Drug interactions between hydroxyzine and Seldane
Interactions between your selected drugs
Consumer information for this interaction is not currently available.
MONITOR: Theoretically, concurrent use of two or more drugs that can cause QT interval prolongation may result in additive effects and increased risk of ventricular arrhythmias including torsade de pointes and sudden death. The risk of an individual agent or a combination of these agents causing ventricular arrhythmia in association with QT prolongation is largely unpredictable but may be increased by certain underlying risk factors such as congenital long QT syndrome, cardiac disease, and electrolyte disturbances (e.g., hypokalemia, hypomagnesemia). In addition, the extent of drug-induced QT prolongation is dependent on the particular drug(s) involved and dosage(s) of the drug(s).
MANAGEMENT: Caution and clinical monitoring are recommended if multiple agents associated with QT interval prolongation are prescribed together. Patients should be advised to seek prompt medical attention if they experience symptoms that could indicate the occurrence of torsade de pointes such as dizziness, lightheadedness, fainting, palpitation, irregular heart rhythm, shortness of breath, or syncope.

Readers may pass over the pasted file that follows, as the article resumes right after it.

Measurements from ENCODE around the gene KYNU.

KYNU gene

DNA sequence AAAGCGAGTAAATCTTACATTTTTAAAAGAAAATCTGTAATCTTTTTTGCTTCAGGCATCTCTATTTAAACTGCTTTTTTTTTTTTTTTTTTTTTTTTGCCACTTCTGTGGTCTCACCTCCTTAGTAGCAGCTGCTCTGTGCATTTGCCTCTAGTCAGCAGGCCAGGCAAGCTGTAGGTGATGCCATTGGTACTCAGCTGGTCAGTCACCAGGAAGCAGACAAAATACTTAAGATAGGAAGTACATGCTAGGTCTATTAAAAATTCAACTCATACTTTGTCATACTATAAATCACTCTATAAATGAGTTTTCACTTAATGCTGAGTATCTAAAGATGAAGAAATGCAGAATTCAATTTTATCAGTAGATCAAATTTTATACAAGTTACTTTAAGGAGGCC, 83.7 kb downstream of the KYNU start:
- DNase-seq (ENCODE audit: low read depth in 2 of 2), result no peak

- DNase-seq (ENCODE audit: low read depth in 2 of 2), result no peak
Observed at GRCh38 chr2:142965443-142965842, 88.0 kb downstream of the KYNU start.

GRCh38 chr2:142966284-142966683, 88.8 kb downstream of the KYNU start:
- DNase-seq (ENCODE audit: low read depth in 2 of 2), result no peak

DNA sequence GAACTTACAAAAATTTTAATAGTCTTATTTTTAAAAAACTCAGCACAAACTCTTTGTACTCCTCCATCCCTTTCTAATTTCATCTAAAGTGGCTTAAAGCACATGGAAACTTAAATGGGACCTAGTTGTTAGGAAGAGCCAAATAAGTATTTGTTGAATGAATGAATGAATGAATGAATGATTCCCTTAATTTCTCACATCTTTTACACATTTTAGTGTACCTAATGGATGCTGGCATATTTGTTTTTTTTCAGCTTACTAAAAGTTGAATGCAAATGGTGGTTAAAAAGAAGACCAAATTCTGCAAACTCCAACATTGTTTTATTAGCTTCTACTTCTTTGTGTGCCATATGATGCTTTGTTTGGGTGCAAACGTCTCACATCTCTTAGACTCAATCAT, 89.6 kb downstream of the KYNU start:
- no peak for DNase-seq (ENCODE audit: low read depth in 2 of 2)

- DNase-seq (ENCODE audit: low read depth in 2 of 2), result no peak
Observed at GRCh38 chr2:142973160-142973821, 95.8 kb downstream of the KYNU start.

- EMA. European Medicines Agency. European Union "European Medicines Agency. Available from: URL: http://www.ema.europa.eu/ema/index.jsp?curl=pages/regulation/document_listing/document_listing_000366.jsp&mid=WC0b01ac058067c852" ([2013 - ]):
- Glassman AH, Bigger JT Jr "Antipsychotic drugs: prolonged QTc interval, torsade de pointes, and sudden death." Am J Psychiatry 158 (2001): 1774-82
- Canadian Pharmacists Association "e-CPS. Available from: URL: http://www.pharmacists.ca/function/Subscriptions/ecps.cfm?link=eCPS_quikLink."
Drug Interaction Classification
The classifications below are a guideline only. The relevance of a particular drug interaction to a specific patient is difficult to determine using this tool alone given the large number of variables that may apply.
|Major||Highly clinically significant. Avoid combinations; the risk of the interaction outweighs the benefit.|
|Moderate||Moderately clinically significant. Usually avoid combinations; use it only under special circumstances.|
|Minor||Minimally clinically significant. Minimize risk; assess risk and consider an alternative drug, take steps to circumvent the interaction risk and/or institute a monitoring plan.|
Do not stop taking any medications without consulting your healthcare provider.
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